• Ayngelina

    Number 1 is crucial. I got on Twitter a few months before I left but I wish it had been much earlier.

  • LeslieTravel

    Great tips! As a former RTW traveler I can relate. My regret would be not bringing a small netbook. I relied on Internet cafes and the connection was so slow- frustrating for a blogger! Glad you enjoyed your RTW experience 🙂

  • Abby

    If you read this beforehand, would you have followed it? I'd give anything to have been on Twitter for the year before my trip, and I tell all potential expats/travelers who reach out to me via my blog to join… And none of them do! It's strange. The rest of your tips: excellent. You must've been a great traveler!

  • Jaime

    Great post. I am glad I am learning all this stuff before I head off to my RTW trip. I still have a year before take off. I have already started my blog & i have also already started networking with twitter. I am learning so much from the travel community it is amazing. Im gonna keep these in mind as I prepare for my trip!

  • Suzy Guese

    Nice tips I think any traveler could put into place, round the world trip or 3 months abroad. While I haven't done a RTW (would love to), I would say sleep is important while traveling. I have been wearing myself thin lately, taking on too much. I think it is important to travel slower. You see more and are not prone to getting sick/being fatigued.

  • Connie

    Great tips! I try to travel in this way as best I can and I have absolutely no regrets at all during my ongoing 2 years of continuous travel. I second the couchsurfing mention. It's a fabulous resource, not only to get a local feel for a new city/country but also to enrich your travel experiences! I made many a great friend through couchsurfing with my travels, many of whom I still stay in regular contact with!

  • Stephanie

    This is such a great read for me as I'm just 4 weeks away from leaving for my own RTW! I've been following a lot of your tips and trying to get myself in the mindset you describe, so hopefully my trip will go as well as yours has!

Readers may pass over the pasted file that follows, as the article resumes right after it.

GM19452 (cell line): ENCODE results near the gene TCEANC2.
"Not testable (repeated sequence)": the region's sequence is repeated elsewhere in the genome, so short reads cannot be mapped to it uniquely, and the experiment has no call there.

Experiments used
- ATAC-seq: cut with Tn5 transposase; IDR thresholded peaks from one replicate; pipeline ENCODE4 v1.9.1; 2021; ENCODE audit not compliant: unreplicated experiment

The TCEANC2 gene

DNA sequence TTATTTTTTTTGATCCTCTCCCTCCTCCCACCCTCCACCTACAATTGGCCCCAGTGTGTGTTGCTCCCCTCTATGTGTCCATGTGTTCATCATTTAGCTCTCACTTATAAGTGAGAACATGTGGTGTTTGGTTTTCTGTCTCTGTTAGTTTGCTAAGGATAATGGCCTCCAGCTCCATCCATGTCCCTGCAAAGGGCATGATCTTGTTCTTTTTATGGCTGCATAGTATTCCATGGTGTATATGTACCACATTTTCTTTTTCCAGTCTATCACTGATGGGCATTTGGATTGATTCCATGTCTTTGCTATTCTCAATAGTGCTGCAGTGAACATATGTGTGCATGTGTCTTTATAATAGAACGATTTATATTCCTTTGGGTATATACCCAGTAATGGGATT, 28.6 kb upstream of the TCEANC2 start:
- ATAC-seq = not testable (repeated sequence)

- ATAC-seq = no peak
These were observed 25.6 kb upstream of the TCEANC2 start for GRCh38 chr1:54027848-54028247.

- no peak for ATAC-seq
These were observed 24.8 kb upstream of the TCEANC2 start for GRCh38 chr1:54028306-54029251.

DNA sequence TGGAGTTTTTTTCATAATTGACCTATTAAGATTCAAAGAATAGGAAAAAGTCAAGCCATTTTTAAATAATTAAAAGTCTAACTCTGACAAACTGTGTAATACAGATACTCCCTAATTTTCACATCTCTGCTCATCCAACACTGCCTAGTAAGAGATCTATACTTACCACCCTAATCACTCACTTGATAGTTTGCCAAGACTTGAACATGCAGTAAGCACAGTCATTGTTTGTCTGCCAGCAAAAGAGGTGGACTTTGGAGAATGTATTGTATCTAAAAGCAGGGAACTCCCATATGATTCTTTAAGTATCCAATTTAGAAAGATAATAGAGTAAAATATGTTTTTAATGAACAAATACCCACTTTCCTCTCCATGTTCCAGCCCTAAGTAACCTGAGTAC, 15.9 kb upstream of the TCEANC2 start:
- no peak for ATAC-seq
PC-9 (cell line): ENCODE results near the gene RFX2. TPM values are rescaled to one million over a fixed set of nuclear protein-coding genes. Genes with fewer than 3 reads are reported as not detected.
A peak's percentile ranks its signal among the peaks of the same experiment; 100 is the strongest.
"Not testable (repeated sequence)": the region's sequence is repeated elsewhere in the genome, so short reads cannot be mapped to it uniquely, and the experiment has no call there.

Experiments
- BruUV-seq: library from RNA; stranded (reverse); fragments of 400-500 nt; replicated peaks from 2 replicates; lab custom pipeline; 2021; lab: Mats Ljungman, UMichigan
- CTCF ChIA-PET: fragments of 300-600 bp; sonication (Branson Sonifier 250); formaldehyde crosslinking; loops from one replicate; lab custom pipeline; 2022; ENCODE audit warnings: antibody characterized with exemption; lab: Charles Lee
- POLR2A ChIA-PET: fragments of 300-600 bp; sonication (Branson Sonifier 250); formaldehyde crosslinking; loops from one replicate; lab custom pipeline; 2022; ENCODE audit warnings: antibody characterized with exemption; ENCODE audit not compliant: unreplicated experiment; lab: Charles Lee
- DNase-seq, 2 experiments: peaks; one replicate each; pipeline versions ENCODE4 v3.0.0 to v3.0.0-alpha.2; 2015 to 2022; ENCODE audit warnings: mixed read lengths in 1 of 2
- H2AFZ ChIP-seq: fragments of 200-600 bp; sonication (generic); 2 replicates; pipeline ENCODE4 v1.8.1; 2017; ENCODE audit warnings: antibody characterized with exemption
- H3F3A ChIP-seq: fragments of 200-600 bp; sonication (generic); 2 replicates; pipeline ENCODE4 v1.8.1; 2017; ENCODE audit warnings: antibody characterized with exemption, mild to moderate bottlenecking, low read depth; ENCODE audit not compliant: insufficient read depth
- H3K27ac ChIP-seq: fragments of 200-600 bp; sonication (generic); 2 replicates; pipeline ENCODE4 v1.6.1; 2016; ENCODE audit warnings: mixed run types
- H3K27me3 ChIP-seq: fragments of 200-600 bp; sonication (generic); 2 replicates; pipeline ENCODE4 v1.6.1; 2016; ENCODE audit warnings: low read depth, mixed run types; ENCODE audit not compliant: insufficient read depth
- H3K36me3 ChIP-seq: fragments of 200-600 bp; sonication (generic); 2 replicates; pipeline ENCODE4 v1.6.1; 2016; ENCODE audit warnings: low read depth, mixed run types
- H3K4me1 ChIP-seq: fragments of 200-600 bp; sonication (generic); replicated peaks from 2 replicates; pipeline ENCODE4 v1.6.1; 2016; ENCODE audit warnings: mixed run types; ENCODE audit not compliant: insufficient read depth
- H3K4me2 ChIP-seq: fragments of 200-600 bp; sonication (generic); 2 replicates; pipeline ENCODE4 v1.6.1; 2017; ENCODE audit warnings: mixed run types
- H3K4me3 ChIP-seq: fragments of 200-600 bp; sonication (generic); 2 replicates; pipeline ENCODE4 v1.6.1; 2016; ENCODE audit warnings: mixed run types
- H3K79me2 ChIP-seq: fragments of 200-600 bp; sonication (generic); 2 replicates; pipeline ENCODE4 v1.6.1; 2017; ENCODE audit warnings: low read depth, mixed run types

• SoloTraveler

    wow — many thanks everyone. Really, really love to see comments, especially those with additional tips and ideas.Connie and Kate — I agree on couchsurfing. I was moving really fast on my trip (since I never flew), so it was really hard to couchsurf because of the short time lag I had in making plans before getting places. Did it once and it was great. Looking forward to doing a lot more in the future.Thanks everyone!!

  • Andrea

    Hey, I Stumbled Upon your blog, great to see that you made it.I have a great photo of you smoking cigars in Panama, which I always thought was a shame you didn't have. If you want a copy let me know!

  • Andrea


    I Stumbled Upon your blog, great to see that you made it.

    I have a great photo of you smoking cigars in Panama, which I always thought was a shame you didn't have. If you want a copy let me know!

  • Norbert

    Wow, these are great tips. I'm in the planning process of my first RTW, so, definitely will have these in mind. Especially the "taking a rest". I have consistently traveled at a fast pace but now I'm starting to slow down a bit and give myself more time to "settle and experience" the place. These tips are great also for non RTW trips and anyone can easily implement them.

  • Lindsday

    How could you NOT get sick in 16 months time!? That’s amazing!
    (and you’re right about expectations, they can really change your view of somewhere).

  • Michael Hodson

    Norbert, if you need any help with your RTW plans, don`t hesitate to email me. And if you are on Twitter, there area number of really, really informed travelers there that are ready to help at the drop of a hat.

    Lindsay, I’m thanking you for commenting on a bunch of posts. Consider this my universal “thank you!” for checking out the blog.

  • Camels & Chocolate

    I’d recognize that photo from Oktoberfest anywhere! One of the best times I’ve had of all my travels. Love Munich.

  • Matt | YearAroundTheWorld

    Rest is key for me. Sometimes I get strange looks from people when I tell them I plan to spend the day not doing anything, but it keeps me balanced on long trips.

    • Michael Hodson Post author